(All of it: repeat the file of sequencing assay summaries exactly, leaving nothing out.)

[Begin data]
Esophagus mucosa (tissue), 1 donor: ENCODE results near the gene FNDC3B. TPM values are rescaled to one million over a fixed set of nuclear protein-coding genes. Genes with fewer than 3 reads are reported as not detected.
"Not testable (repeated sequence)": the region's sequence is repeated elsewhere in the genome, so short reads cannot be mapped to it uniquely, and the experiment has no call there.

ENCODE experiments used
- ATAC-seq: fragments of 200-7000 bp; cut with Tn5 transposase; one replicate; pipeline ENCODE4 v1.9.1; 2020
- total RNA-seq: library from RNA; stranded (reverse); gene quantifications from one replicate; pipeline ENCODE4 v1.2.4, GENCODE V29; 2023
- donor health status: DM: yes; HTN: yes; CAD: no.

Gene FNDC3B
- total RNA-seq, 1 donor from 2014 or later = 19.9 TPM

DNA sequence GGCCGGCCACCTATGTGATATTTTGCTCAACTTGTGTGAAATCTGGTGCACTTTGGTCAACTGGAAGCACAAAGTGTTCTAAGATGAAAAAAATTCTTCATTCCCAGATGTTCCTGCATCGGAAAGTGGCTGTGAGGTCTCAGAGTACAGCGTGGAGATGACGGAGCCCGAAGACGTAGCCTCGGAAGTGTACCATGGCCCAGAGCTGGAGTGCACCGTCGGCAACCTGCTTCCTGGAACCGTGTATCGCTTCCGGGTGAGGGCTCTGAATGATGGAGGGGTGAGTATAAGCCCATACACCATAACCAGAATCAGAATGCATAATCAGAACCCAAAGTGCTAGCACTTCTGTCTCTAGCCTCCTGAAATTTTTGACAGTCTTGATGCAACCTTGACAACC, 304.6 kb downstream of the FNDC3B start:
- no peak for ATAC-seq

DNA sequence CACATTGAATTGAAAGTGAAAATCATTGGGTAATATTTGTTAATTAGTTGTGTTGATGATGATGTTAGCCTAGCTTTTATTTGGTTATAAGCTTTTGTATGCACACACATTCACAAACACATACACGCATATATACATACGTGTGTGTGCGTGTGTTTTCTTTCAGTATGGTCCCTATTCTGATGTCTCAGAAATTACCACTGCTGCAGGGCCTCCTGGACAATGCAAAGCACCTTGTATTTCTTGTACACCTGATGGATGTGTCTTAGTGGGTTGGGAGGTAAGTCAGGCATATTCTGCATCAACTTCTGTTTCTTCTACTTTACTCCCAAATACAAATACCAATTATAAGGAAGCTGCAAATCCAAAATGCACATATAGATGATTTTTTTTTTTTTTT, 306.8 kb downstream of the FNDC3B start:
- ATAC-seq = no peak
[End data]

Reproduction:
Esophagus mucosa (tissue), 1 donor: ENCODE results near the gene FNDC3B. TPM values are rescaled to one million over a fixed set of nuclear protein-coding genes. Genes with fewer than 3 reads are reported as not detected.
"Not testable (repeated sequence)": the region's sequence is repeated elsewhere in the genome, so short reads cannot be mapped to it uniquely, and the experiment has no call there.

ENCODE experiments used
- ATAC-seq: fragments of 200-7000 bp; cut with Tn5 transposase; one replicate; pipeline ENCODE4 v1.9.1; 2020
- total RNA-seq: library from RNA; stranded (reverse); gene quantifications from one replicate; pipeline ENCODE4 v1.2.4, GENCODE V29; 2023
- donor health status: DM: yes; HTN: yes; CAD: no.

Gene FNDC3B
- total RNA-seq, 1 donor from 2014 or later = 19.9 TPM

DNA sequence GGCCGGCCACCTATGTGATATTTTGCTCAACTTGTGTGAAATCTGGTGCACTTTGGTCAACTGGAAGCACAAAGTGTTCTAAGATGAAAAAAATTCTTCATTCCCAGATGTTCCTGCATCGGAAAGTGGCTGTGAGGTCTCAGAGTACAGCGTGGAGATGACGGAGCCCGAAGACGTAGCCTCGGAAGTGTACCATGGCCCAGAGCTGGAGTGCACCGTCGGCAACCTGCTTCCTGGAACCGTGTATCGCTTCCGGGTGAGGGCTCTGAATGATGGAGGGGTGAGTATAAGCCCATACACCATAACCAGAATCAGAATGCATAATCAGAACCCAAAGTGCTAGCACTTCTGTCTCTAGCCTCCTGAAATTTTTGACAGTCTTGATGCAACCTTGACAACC, 304.6 kb downstream of the FNDC3B start:
- no peak for ATAC-seq

DNA sequence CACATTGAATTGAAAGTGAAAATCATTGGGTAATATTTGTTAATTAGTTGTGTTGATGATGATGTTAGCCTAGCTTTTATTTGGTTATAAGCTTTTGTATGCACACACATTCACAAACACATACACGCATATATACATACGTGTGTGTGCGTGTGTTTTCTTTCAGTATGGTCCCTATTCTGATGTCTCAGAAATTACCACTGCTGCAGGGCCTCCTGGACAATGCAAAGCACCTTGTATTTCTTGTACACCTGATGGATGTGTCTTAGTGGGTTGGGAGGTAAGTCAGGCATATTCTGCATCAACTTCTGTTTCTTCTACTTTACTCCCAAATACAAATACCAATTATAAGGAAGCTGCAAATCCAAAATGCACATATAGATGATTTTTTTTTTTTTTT, 306.8 kb downstream of the FNDC3B start:
- ATAC-seq = no peak